The sting of Sunday’s loss could take some time to fade.
The Washington Capitals led 5-1, gave up five straight goals in regulation and lost to the Anaheim Ducks 6-5, ruining a seven-game winning streak in the process.
But the Capitals left the loss behind them and flew to Las Vegas, the site of their Stanley Cup-clinching victory five months ago. Tuesday’s game against the Vegas Golden Knights at T-Mobile Arena marks their first visit back as a team, though they surely won’t be in the mood to party.
“Obviously, that’s a special place for us, but if there’s a blessing in disguise it’s this game happened right before it,” Braden Holtby said. “So now we know we have to focus on the game we’re going to play and not worry about what happened in the past. It’s these games that are after these ones that show the true character of your group, and that’s one that we’re going to push forward to put our best game on the ice there.”
Coach Todd Reirden said he was “already selling that message with our group.”
“That’s on our leadership and our staff to get ourselves ready after a long flight,” Reirden said Sunday. “We’ll get on the ice (Monday) and try to get ourselves readjusted to the time schedule out that way. We’ll skate (Monday) in Vegas and then a morning skate and be ready to go in a memorable building for us, for sure. So, that can hopefully help us push forward past a tough loss.”
Asked last week about memories of Game 5 of the Stanley Cup and the ensuing celebration, Matt Niskanen had trouble pinning down one favorite.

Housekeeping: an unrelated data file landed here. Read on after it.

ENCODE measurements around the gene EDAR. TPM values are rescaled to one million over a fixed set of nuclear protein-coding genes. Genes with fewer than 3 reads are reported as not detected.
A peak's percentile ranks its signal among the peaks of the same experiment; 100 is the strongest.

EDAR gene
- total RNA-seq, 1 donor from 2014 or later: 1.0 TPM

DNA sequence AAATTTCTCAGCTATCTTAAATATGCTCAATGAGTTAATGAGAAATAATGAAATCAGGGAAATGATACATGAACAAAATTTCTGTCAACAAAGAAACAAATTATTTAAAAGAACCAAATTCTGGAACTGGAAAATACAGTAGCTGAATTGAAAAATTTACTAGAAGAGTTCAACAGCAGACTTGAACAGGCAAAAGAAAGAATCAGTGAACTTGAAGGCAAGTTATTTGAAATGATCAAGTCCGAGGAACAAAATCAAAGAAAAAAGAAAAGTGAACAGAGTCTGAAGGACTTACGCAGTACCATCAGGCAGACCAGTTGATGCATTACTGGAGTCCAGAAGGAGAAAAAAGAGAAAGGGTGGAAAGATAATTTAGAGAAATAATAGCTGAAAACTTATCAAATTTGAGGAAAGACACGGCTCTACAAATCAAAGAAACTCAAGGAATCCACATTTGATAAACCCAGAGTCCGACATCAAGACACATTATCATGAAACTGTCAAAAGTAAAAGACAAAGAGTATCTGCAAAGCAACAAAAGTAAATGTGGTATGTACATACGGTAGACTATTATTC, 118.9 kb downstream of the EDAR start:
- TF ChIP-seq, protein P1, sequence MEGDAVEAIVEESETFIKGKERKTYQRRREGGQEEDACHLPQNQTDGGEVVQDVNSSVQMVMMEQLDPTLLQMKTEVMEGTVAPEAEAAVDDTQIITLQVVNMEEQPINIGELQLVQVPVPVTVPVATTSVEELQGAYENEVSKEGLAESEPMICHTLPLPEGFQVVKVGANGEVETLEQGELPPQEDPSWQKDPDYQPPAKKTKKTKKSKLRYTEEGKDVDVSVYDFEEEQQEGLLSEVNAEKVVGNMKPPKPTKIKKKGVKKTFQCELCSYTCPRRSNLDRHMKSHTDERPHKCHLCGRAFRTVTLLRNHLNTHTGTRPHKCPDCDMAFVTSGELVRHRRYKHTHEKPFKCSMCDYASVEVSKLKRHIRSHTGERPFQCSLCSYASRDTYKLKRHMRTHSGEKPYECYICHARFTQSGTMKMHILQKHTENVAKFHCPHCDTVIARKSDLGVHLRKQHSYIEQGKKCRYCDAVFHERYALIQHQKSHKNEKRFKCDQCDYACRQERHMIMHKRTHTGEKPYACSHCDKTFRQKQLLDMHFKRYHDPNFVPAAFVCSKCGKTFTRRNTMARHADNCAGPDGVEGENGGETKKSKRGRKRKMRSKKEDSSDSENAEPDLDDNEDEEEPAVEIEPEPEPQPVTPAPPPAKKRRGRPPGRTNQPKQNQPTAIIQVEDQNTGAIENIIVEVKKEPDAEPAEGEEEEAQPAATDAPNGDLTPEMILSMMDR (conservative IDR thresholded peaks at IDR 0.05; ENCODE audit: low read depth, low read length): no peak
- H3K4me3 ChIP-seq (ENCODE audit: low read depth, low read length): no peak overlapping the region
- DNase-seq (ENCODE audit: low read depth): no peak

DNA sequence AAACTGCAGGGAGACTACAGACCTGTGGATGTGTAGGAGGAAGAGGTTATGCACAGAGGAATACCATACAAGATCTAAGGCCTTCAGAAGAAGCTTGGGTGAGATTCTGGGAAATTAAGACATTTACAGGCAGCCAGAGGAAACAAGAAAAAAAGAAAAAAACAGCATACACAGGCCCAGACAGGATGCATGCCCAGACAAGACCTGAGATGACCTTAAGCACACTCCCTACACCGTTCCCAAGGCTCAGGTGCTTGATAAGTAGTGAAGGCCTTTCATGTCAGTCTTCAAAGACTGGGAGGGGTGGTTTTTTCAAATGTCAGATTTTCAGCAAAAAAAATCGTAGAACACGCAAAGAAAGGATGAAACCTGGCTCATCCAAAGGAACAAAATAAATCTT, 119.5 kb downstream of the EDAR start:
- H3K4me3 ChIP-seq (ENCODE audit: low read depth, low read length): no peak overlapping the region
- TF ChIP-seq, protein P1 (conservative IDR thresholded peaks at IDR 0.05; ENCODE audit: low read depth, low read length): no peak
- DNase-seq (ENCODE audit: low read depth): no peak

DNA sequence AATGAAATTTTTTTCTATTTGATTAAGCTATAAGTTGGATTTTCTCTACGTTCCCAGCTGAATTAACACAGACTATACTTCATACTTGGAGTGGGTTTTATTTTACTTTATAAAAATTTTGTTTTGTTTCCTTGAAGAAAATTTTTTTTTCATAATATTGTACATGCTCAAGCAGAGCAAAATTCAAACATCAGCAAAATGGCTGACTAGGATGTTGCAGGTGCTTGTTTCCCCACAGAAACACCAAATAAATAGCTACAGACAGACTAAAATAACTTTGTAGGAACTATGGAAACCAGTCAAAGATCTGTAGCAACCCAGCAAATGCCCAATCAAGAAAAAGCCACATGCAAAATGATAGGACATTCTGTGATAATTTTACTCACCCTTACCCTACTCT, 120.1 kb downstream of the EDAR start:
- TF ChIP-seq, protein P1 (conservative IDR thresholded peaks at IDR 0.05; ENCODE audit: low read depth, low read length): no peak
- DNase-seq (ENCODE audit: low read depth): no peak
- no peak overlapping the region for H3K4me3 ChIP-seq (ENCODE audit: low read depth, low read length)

“Lots of really funny things (happened),” Niskanen said. “We have a unique group of guys on our team. It makes it a lot of fun. There were some things that happened that were pretty great but probably should remain private.”
Soon, Niskanen chose the initial aftermath, when the entire organization celebrated in the dressing room.
“When we first brought the Cup into the dressing room, having our first beverage in a couple months and spraying (champagne) and singing and dancing, was pretty special. I’ll remember that forever,” he said.
The Golden Knights are a middle-of-the-pack Western Conference team at 14-13-1. They are not taking opponents by surprise the way they did in their inaugural year, nor are visitors talking about the so-called “Vegas Flu” this time around.
The Vegas Flu was a theory that teams who stayed the night in Las Vegas before playing the Golden Knights would go on to lose — and often look lackluster in doing so. The theory goes that some players spent too much time at the poker table or a show on the Strip the night before.
The Capitals practiced at T-Mobile Arena Monday and will stay the night in Sin City. But if there’s one team that ought to be immune to the Vegas Flu, it’s the team that hoisted its first Stanley Cup the last time it had a business trip there.
“This is a new year,” Alex Ovechkin said. “Of course when you coming back, you’re going to have memories. You’re going to have smile on your face. But as soon as the game starts, it’s a different day.”